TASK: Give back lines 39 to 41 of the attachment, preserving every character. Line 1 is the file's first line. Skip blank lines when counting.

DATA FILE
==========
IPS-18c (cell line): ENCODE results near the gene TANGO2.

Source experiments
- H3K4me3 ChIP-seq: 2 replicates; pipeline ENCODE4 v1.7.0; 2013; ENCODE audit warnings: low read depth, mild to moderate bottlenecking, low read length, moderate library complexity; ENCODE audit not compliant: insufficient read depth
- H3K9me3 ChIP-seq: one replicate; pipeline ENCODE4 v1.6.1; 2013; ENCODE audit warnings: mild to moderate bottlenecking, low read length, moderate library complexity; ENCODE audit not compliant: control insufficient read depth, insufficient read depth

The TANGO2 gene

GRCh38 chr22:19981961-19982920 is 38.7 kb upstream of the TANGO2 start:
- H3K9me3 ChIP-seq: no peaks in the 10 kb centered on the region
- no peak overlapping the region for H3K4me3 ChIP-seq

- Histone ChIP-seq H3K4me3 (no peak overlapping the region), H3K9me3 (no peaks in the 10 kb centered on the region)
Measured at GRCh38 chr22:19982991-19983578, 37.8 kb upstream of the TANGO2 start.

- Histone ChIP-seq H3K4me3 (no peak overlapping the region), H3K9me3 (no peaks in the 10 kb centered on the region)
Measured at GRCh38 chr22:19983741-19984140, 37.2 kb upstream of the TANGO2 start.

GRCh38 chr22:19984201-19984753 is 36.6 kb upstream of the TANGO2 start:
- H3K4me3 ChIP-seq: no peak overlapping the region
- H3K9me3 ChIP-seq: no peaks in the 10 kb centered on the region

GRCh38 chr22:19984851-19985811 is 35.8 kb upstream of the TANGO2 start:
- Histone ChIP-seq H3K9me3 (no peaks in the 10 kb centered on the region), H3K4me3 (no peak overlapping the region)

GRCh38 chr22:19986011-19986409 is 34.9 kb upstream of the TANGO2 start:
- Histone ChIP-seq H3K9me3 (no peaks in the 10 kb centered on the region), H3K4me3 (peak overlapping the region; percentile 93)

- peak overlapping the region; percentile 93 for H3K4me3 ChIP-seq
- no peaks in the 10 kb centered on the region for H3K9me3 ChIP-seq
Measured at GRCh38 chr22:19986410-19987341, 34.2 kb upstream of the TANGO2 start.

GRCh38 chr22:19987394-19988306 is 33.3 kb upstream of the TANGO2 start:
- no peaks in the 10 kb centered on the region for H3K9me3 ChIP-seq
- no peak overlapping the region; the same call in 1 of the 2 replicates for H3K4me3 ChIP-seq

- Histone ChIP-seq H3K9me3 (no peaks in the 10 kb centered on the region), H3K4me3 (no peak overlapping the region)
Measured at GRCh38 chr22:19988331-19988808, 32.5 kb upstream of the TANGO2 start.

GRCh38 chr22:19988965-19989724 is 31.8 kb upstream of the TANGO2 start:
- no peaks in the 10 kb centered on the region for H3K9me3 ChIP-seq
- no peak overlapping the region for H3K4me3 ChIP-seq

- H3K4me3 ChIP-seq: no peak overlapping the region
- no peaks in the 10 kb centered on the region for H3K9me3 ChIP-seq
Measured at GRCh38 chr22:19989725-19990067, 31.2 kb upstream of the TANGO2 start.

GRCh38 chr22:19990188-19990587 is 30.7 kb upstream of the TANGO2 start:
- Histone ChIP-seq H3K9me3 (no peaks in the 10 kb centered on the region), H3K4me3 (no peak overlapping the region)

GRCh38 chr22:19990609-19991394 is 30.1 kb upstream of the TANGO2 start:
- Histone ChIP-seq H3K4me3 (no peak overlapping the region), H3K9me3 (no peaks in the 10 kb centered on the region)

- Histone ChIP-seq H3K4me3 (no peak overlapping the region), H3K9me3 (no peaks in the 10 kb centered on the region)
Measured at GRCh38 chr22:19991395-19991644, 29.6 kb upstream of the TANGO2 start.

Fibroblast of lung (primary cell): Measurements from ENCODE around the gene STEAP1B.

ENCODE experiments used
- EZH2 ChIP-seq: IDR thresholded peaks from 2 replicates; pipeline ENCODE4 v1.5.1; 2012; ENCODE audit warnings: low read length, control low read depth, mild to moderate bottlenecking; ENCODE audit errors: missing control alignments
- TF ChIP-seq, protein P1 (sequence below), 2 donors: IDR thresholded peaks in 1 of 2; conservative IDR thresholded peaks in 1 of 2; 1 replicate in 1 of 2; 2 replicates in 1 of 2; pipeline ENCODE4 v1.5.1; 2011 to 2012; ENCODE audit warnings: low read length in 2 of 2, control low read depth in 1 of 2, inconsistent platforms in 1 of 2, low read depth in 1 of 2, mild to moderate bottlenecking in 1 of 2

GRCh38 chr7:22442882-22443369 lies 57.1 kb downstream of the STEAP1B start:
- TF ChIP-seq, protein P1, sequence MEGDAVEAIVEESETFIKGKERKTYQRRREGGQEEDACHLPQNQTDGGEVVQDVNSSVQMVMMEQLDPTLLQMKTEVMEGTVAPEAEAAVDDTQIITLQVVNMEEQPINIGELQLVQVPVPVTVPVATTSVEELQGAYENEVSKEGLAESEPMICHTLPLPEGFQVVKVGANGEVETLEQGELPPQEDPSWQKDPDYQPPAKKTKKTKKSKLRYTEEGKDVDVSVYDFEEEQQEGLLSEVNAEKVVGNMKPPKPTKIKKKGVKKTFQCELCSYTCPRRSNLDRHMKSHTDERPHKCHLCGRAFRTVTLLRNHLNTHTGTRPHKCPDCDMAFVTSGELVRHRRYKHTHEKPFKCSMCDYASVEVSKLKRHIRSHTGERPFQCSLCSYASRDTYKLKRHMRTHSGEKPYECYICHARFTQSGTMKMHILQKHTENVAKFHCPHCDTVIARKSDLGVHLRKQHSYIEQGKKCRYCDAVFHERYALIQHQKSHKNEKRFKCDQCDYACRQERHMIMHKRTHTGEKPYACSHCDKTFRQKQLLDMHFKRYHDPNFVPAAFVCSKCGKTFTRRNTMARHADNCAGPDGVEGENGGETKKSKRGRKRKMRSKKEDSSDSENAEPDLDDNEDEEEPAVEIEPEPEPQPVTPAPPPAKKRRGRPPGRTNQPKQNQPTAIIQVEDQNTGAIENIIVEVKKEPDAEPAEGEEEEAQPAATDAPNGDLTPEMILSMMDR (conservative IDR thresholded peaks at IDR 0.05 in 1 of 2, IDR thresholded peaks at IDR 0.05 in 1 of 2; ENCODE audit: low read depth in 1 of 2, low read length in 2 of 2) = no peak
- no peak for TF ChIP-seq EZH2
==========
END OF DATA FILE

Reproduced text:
Measured at GRCh38 chr22:19991395-19991644, 29.6 kb upstream of the TANGO2 start.

Fibroblast of lung (primary cell): Measurements from ENCODE around the gene STEAP1B.

ENCODE experiments used